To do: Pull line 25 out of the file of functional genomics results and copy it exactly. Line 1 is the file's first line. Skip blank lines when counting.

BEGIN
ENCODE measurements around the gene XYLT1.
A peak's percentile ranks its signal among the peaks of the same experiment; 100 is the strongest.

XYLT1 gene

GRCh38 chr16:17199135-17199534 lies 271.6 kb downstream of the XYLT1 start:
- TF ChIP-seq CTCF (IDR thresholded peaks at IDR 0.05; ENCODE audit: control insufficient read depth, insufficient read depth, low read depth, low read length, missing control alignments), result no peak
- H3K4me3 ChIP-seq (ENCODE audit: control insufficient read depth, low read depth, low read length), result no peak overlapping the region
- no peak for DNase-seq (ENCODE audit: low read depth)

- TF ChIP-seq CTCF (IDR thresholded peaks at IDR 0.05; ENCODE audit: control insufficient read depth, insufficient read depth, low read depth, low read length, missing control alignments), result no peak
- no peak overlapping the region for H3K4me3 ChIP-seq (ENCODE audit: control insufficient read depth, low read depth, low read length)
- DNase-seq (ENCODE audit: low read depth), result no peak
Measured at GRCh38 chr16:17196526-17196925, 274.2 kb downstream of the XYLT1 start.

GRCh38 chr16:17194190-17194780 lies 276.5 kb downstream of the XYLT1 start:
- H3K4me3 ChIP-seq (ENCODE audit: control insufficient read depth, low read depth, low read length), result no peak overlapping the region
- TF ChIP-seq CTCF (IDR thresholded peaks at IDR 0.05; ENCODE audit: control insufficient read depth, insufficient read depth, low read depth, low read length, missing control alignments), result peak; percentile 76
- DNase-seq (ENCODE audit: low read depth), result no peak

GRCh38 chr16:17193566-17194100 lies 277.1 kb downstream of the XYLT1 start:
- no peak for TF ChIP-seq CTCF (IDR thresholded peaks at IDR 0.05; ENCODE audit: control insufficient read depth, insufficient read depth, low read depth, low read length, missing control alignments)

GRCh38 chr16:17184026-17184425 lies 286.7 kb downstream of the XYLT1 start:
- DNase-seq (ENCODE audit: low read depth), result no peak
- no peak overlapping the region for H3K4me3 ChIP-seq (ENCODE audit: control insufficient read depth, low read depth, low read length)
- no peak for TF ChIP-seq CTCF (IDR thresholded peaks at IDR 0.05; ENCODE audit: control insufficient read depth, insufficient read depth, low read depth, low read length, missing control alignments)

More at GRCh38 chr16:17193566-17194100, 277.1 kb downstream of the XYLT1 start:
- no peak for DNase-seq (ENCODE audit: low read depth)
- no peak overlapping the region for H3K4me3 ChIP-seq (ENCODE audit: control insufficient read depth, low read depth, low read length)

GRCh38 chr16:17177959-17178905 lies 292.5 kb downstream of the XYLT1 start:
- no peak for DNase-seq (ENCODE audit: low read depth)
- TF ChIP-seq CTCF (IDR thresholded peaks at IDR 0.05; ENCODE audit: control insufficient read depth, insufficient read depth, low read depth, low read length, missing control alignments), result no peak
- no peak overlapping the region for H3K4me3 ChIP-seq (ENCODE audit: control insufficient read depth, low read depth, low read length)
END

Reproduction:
GRCh38 chr16:17177959-17178905 lies 292.5 kb downstream of the XYLT1 start: